Wednesday, October 27, 2010

Ice Rink Hi-jinks!

My sister, Kaye, is nothing if not charitable. She is also very creative and crafty. If there is a useful item that can be crafted by hand, Kaye will attempt to reproduce it. So it was that seven-year-old Gary came upon his Clown Pants. They weren’t really clown pants they only appeared to be such. Bright colors and parachute fabric were not to become popular apparel materials for many years to come. Gary’s pants were definitely before their time.

The bitter winters in Eastern Idaho call for added protection from wind and weather, especially for recent Floridian transplants. Kaye, the Do-it-yourself-er, fashioned a pair of baby blue “warm-ups” to keep her offspring dry and comfortable as he trudged to and from school. Unfortunately, the bounteous yards of fabric she used gave one the impression Gary was wearing a pair of Princess Jasmine’s harem pants! He dutifully donned the voluminous pants and marched to and from school enduring the bitter teasing of his school mates – and his aunts!

Hoping to ease his transition from tropical Florida to near Arctic conditions, Gary’s aunts determined to teach him to embrace the cold. We took him ice-skating!

In addition to his clown pants, Gary wore several layers on his upper half and a fuzzy stocking cap. He was forced to wear a nice white pair of girls’ ice skates. When he took to the ice, it was as if a cartoon character had come to life. Rather than wait for instructions, Gary attacked the rink with gusto! He began at one end of the rink using the toe pick – the jagged teeth at the front of a figure skate blade – for traction. Running the length of the rink, his legs whirring like fan blades, the sharp length of the skate blade never making contact with the ice, Gary stopped with only a few yards left before running out of rink. He appeared suspended in air as his legs whirred past one another. Then Gary would suddenly flatten his feet. They promptly slid in front of him as his softer more cushioned parts dropped onto the ice. Most victims of skating falls take a moment to evaluate well being and examine for broken body parts. Not Gary! He bolted upright facing the direction from which he had just arrived, and repeated the activity – step by step – whir by whir – crash by crash!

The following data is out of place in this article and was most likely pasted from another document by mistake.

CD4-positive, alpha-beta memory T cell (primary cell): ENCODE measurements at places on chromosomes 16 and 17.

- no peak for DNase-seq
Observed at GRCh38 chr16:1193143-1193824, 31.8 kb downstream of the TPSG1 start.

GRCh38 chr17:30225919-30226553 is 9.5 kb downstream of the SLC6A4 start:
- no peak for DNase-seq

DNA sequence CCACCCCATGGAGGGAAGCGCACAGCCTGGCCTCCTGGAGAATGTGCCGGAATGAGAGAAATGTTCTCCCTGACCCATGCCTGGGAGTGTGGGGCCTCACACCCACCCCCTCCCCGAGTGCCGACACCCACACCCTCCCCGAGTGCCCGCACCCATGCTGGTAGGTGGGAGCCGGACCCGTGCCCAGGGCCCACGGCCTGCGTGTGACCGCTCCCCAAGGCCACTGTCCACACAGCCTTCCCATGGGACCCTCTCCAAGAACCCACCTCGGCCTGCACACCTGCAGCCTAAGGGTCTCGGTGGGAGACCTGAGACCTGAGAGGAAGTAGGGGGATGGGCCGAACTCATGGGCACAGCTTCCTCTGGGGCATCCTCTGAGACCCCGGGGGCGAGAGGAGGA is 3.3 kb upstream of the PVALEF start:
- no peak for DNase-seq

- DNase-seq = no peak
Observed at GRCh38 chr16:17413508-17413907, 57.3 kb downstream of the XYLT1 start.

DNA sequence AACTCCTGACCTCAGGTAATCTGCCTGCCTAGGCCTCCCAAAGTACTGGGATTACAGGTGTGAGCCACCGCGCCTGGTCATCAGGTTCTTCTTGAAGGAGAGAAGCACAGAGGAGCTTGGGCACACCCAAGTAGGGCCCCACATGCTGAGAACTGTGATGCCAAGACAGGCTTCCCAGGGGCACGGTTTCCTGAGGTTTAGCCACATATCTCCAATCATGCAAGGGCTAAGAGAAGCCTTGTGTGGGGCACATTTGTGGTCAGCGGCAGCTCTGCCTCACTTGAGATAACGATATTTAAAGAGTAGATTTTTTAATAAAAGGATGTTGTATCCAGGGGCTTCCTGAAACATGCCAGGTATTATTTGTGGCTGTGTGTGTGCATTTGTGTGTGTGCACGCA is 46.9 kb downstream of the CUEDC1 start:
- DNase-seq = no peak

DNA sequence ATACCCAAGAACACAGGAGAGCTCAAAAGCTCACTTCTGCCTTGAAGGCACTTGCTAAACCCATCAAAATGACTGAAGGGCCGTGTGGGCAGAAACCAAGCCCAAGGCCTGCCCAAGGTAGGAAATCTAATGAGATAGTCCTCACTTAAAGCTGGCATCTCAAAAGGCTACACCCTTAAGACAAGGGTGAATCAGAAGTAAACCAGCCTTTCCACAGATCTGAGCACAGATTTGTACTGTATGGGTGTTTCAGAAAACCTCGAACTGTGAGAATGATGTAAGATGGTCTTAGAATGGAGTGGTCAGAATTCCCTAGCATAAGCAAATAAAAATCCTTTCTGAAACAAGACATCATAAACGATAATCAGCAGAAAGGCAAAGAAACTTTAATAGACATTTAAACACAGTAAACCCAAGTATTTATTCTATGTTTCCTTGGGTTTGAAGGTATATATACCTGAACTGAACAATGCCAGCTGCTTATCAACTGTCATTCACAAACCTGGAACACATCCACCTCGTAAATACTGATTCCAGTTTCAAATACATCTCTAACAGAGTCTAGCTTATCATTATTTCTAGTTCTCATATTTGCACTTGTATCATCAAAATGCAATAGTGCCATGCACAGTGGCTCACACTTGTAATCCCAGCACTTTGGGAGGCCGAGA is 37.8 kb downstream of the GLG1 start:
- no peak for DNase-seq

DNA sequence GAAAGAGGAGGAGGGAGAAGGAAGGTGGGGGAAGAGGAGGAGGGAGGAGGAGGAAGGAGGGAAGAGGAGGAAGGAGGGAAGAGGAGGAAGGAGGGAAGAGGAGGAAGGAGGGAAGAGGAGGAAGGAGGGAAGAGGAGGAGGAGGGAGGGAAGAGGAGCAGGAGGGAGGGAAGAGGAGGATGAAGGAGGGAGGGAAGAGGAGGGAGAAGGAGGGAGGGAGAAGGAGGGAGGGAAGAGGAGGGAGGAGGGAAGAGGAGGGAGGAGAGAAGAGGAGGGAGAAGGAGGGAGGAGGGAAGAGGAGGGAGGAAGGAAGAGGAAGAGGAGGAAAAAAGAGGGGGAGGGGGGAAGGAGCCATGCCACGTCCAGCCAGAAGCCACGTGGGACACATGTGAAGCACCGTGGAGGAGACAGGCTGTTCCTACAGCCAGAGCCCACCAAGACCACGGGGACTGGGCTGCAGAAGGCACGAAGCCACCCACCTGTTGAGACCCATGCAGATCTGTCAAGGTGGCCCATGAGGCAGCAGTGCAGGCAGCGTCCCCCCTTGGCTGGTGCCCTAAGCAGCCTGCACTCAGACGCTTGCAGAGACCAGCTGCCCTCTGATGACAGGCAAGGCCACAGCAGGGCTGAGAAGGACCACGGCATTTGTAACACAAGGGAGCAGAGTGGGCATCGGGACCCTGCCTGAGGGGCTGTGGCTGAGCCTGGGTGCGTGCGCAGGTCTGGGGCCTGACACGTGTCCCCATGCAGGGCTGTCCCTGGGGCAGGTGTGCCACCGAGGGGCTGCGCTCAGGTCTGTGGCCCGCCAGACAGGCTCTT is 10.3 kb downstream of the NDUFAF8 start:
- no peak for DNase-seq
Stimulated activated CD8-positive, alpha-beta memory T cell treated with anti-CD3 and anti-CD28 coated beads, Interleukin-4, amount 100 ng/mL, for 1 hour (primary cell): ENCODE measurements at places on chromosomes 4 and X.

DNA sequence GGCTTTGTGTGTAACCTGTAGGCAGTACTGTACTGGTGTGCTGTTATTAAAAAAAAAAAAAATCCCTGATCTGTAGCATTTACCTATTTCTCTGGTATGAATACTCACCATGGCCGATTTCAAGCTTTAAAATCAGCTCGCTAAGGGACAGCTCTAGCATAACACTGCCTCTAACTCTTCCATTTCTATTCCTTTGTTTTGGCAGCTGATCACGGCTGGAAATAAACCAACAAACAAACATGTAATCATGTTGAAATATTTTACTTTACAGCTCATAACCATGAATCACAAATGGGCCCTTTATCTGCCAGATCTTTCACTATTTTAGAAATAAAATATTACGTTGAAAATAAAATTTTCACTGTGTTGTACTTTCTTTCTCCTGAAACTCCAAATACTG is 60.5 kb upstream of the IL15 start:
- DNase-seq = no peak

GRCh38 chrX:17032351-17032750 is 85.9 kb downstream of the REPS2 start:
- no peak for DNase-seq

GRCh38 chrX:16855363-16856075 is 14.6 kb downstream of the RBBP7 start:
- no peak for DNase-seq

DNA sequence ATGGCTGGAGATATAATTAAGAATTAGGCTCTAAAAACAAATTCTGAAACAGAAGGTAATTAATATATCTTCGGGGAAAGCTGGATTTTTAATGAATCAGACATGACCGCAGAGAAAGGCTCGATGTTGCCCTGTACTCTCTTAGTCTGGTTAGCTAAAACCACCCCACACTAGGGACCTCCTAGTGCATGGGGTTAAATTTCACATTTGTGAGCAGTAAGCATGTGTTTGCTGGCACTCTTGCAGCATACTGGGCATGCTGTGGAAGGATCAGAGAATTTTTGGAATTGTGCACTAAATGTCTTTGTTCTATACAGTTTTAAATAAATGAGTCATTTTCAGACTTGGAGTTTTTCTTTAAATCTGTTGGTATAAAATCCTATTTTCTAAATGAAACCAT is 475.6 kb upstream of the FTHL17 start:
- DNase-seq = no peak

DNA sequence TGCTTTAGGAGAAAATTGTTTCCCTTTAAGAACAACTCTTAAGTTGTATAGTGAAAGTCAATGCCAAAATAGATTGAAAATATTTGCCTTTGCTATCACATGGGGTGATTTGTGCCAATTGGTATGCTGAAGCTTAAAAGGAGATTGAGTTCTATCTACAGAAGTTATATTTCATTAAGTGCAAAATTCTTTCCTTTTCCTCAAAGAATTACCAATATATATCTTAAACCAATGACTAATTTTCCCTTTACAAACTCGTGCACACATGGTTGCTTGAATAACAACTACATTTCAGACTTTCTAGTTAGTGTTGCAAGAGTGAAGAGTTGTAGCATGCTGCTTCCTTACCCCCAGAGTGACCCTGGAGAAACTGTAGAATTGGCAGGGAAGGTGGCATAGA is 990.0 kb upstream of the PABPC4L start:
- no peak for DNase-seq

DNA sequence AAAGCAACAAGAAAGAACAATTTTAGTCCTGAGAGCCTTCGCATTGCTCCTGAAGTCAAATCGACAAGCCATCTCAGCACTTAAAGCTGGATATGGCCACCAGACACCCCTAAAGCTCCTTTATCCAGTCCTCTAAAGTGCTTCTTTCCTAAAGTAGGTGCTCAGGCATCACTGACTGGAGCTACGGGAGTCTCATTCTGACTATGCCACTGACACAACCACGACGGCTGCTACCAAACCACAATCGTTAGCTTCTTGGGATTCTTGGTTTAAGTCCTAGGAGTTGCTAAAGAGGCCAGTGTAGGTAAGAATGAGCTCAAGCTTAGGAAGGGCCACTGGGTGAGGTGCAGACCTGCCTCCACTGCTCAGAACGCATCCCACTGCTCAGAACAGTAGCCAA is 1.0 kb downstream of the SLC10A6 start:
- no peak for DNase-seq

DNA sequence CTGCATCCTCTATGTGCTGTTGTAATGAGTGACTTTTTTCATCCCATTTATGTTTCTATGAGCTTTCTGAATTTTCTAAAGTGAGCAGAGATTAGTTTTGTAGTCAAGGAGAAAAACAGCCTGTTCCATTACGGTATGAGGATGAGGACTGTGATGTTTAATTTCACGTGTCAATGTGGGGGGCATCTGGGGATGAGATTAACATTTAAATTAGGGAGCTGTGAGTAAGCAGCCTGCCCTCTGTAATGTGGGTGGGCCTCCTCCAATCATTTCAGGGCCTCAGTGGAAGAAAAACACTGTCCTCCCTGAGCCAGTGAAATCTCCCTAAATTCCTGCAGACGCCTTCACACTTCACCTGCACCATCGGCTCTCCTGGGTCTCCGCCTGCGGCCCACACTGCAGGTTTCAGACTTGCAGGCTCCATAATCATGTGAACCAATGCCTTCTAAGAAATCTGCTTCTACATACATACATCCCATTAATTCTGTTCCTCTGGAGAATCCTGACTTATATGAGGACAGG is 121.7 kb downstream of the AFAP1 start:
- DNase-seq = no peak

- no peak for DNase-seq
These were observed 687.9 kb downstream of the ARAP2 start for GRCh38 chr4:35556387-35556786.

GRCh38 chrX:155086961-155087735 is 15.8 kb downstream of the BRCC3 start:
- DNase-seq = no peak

His enthusiasm was enviable. We had not, however, the energy to join him as we were spent from chuckling.

At length, his doting mother could no longer contain her curiosity, or maybe it was her concern for his welfare, and she joined us. Few can emit a full bodied laugh as does my sister. Our entertainment was now twofold – Gary, whirring and splatting while his mother shook with glee.

We tried to teach. Our attempts to slow Gary’s efforts in hopes that he might gain some control over his movements were futile. He repeatedly attacked the ice with gusto. The silly looking pants added to the visual effect. He truly appeared as a cartoon character and his enthusiasm never waned.

How often do we quell a person’s zeal in an attempt to improve his skills? Would it be better to let them be that they might live in the moment? I don’t know the answers, but I do know that I will never lose the image in my mind of Gary on Ice!


  1. Oh yes, "Gary on Ice", forever in my mind also. You did a great job of painting the picture for those who weren't fortunate enough to witness the event.

  2. Thanks! It still makes me crack up when I think about it.

  3. I'm not sure if I was there, or if I know the principals so well that I think I was because of your discription. I think it should be a Christmas present for Kaye & Gary.